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POLL: Police, pubs crackdown on bikie gang colours

MOTORCYCLE gang members will be banned from wearing clothing bearing their clubs’ insignias into Port Stephens pubs and clubs under new rules initiated by police.

Licensed venues in the Tomaree Liquor Accord, which includes all Nelson Bay area venues such as the Seabreeze Hotel, Anna Bay Tavern and Salamander Tavern, have agreed to apply a rule across the board to refuse entry into venues to bikies wearing ‘‘colours’’.

The term ‘‘colours’’ generally refers to patches, jackets, T-shirts, badges or other clothing bearing a club’s insignia.

The move has angered bikie group representatives but venues say the unified agreement, signed on Wednesday, formalised a rule already in place at most venues.

The venues occasionally get an influx of bikie club members because of Port Stephens’ location as a holiday destination.

It follows similar moves in Kings Cross in Sydney that took effect a year ago, and bans put in place since then in Liverpool and the Crown Casino Melbourne.

A United Motorcycle Council of NSW spokesman, known as Ferret, said publicans were being bullied by police into adopting the bans as part of statewide anti-association laws.

‘‘They don’t really have a choice in it,’’ he said. ‘‘The police say, ‘If you don’t sign this agreement we will hit you with the licensing police’.

‘‘They’re being stood over.’’

Ferret said that in the past wearing colours had not caused conflict because group members generally drank in their own area.

‘‘A lot of people, if they drop into a place, the locals know they’re just passing through,’’ he said. ‘‘There’s been people like this drinking in pubs and clubs for 40, 50 years and there was never a problem until police made it a problem.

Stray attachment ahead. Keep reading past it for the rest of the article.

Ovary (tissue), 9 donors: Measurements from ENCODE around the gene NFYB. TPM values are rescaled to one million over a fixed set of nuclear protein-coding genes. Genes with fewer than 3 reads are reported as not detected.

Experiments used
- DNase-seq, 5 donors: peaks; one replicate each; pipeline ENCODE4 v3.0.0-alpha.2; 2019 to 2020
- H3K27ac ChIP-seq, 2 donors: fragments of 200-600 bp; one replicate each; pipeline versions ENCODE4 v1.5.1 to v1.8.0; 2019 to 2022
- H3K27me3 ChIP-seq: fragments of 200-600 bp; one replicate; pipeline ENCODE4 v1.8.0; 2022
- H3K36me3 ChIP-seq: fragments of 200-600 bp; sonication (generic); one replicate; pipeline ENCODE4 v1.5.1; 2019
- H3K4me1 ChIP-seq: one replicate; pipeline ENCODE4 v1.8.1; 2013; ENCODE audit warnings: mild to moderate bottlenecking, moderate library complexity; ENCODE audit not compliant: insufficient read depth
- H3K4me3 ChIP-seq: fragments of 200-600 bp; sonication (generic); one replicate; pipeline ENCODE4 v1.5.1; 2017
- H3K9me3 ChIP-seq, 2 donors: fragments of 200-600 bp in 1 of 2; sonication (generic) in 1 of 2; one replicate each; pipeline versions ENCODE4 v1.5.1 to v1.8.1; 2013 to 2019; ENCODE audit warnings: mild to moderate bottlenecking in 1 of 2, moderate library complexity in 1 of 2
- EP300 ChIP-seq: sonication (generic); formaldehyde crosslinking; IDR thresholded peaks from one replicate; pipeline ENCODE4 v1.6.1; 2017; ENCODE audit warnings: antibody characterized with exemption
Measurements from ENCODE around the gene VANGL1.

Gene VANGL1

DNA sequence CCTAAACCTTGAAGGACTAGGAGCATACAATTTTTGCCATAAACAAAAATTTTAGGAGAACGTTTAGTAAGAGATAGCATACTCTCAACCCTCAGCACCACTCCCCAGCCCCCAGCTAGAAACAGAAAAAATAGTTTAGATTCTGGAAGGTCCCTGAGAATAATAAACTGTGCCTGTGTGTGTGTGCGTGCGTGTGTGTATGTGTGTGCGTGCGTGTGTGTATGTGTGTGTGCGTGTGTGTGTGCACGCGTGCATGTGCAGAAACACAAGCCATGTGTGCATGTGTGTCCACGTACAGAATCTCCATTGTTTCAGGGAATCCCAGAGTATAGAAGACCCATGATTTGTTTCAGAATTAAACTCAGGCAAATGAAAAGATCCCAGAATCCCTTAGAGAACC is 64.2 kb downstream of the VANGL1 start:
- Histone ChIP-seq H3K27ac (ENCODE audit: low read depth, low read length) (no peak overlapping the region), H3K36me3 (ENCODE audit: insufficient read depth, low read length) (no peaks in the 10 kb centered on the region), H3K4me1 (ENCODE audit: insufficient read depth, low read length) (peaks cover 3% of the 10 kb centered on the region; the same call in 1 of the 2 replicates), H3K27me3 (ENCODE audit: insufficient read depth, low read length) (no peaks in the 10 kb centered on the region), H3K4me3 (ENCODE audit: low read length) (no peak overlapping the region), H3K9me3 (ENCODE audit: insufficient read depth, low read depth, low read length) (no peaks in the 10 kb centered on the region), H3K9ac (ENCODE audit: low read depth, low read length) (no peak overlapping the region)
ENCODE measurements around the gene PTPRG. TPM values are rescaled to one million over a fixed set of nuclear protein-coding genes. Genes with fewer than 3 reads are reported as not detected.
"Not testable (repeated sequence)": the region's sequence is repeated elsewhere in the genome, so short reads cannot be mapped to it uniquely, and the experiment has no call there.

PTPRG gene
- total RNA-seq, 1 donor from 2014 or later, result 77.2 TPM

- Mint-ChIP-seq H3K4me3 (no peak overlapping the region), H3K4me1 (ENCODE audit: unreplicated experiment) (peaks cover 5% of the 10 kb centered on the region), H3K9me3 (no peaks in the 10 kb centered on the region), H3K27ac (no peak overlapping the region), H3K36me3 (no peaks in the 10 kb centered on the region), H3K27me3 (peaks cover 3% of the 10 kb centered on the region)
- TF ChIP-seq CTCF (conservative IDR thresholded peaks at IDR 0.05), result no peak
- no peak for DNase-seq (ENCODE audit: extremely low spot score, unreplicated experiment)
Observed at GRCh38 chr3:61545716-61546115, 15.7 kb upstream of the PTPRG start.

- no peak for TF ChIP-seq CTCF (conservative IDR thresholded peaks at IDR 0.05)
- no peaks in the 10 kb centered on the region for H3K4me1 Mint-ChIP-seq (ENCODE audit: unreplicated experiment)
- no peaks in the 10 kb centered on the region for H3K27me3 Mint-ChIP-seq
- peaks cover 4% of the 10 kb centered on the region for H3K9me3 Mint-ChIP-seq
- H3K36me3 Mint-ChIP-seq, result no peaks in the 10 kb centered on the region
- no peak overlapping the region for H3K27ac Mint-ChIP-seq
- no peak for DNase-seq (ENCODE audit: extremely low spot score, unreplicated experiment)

‘‘It’s police propaganda.’’

He said refusing members entry was likely to cause more trouble.

‘‘It gets left to the poor security guards or bar workers to refuse entry,’’ he said.

‘‘Next minute you’ve got someone whose been drinking there 10, 20 years who refuses to leave.

‘‘That’s where the conflict would start.’’

The Newcastle Herald understands that no other liquor accords in the Hunter have taken such action.

Pubs and clubs in the Tomaree peninsula area of Port Stephens area will start displaying signs in the next week that will state that people wearing colours, clothing, jewellery or other accessories associated with a gang will be refused entry or removed from the premises.

While the rule has been aimed at bikie groups it could potentially apply to any group hoteliers view as a gang.

‘‘The Tomaree Liquor Accord believes that adopting this strategy through a local liquor accord will show a united and consistent approach,’’ a statement from the accord said.

Port Stephens acting crime manager Inspector Matthew Moroney said the move was not a response to any one or series of incidents and they did not have a problem with gangs in the area.

‘‘It’s in the minority; this is a proactive strategy from police in the local area,’’ he said.

‘‘It’s something we support and certainly are pleased to see.’’

Australian Hotels Association Newcastle president Rolly de With said there were other accords that had instituted such bans in NSW.

‘‘We certainly don’t have any issues in any of the hotels in Newcastle,’’ he said.

Tomaree Accord member Bruce Sanders, of the Seabreeze Hotel, said his venue had a long-standing rule against colours, and this formalised the ban as  common practice across all venues.

‘‘It’s something the police went to us with,’’ he said.

‘‘They are trying to adopt a consistent approach.’’

A spokesman for the NSW Office of Liquor and Gaming said all licensed venues had a common law right to refuse entry to people who breached a dress code as long as it complied with the Anti-Discrimination Act and liquor laws.


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